Integration across devices

You need to use solutions which are seamless across any of the devices you use. In the software market, mobile app development is bigger than software for traditional computers because of the rise of the mobile device in recent years. There are many software offerings which are designed only for mobile (or only for PC). Make sure that any software you adopt will work across your devices (or there are add-ons or integrations available). Your productivity will suffer if you can only manage time/tasks on one of your devices but not the other(s).

Integration with your office suite programs

When it comes to office software, Microsoft dominates the market particularly amongst traditional professional businesses. So for most of us, we need to ensure that the productivity apps we use are compatible with the Microsoft office suite.

It’s easy to assume that anyone needing an office suite uses Microsoft. However, for the average person the other major platforms of Google and Apple have well performing offerings. Google’s Docs, Sheets and Slides is the equivalent of Word, Excel and Powerpoint. These alternatives to Microsoft are also commonplace, so don’t assume that every productivity app is designed to be seamless with Microsoft.  

Recognise that the productivity software market is in a “gold rush” phase. Software start-ups are looking to cash in on their innovations. If they can identify an everyday problem and design a solution which takes off in the market, they could be brought out by one of the major platforms for their intellectual property. This can impact on how well their offering integrates with the major platforms. If they identified a gap in the market relevant to only one of the major platforms, they are going to design the solution with that issue in mind. If the gap they identified is the same across the major platforms then it is in their interest to design something which can be slotted into any of the platforms. So take advice from your friends and colleagues on useful apps, but with an understanding of whether you are using the same platform – if they are an Apple user, you may not necessarily get the same benefits from the app if you are on Android.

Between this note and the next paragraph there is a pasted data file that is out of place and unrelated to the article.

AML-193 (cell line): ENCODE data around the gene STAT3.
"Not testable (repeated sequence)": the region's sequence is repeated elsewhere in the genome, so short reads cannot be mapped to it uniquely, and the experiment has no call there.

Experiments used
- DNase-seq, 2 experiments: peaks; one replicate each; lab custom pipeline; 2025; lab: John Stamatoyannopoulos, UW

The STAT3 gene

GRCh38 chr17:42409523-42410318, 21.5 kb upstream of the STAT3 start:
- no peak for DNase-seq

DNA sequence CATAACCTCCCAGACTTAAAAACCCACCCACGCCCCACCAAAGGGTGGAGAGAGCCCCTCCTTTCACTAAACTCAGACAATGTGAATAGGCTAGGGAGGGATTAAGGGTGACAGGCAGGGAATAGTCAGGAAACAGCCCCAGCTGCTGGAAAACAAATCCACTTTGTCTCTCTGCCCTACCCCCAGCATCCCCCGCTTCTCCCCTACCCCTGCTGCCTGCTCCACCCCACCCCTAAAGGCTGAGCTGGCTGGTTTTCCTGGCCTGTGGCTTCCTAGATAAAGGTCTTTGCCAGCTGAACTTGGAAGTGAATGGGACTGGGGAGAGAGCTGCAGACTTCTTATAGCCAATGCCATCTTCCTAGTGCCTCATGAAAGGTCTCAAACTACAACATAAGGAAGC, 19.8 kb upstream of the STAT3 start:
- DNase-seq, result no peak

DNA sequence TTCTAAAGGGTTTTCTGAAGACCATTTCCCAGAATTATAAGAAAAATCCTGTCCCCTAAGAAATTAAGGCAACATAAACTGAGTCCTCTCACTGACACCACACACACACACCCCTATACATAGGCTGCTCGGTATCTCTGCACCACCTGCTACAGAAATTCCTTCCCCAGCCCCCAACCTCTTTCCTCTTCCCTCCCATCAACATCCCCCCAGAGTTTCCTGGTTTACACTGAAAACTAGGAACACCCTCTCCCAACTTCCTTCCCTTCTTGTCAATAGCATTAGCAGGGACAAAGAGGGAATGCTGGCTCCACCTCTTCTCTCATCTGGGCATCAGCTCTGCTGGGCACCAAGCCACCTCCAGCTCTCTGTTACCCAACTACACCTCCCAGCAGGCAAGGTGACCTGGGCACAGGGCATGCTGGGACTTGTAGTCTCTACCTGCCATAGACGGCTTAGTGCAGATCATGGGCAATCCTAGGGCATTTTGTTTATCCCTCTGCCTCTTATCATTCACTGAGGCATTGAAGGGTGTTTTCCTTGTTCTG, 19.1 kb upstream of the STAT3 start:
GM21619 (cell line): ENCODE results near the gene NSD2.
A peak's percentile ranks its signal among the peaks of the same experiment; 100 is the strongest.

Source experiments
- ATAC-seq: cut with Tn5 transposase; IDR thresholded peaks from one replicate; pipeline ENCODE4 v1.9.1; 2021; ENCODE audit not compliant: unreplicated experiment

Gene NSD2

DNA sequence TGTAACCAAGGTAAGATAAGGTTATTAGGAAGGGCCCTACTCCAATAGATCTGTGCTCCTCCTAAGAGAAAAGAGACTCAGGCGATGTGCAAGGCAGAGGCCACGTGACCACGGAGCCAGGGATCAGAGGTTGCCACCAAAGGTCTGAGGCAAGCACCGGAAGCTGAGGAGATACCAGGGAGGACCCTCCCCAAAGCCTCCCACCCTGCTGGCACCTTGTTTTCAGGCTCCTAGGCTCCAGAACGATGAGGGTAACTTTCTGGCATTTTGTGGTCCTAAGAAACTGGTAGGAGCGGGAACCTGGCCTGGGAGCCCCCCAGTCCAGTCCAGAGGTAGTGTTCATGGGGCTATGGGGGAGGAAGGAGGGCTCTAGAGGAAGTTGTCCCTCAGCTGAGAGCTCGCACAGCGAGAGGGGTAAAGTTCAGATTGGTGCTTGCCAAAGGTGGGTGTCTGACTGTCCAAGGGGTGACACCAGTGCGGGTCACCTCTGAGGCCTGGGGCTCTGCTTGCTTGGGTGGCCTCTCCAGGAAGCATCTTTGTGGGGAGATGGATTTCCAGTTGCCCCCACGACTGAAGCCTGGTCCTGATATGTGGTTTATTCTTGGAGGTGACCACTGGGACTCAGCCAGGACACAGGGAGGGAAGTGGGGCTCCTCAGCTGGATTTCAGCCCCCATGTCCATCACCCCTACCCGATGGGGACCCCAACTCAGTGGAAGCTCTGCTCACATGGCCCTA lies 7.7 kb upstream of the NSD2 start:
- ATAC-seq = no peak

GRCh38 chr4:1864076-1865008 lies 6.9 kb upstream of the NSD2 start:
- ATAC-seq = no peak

In Conclusion

We are at a very interesting time in the individual’s work habits and productivity. The different generations in the workplace today operate in quite different ways and with different mindsets. This can make it really challenging to work together. In general older generations are happy to do ‘admin’ in their heads, whereas younger generations look to technology to automate some of these processes. The only way we can bridge this divide is to do more to communicate and share with each other how we do what we do. Everyone has something to learn about productivity in the modern office.

I haven’t used or vetted all the examples above. As always, please make sure you vet the software that you use. Ask your IT person if you are not sure about the security or reliability of a software offering. Some of the data you put into your productivity software may be sensitive client/project information. If the app doesn’t have robust security it could be hacked and confidential information made available.

Remember that maximising productivity is not just about technology, goal setting and mindsets also play a big part. Get in touch if you would like to know more about this.

Happy productive work!

This post is part of the How-to June series, so subscribe to the blog to see more How-To’s and hacks. I’m also excited to announce that next month we are looking at some of the emerging concepts in technology for planners….more next week.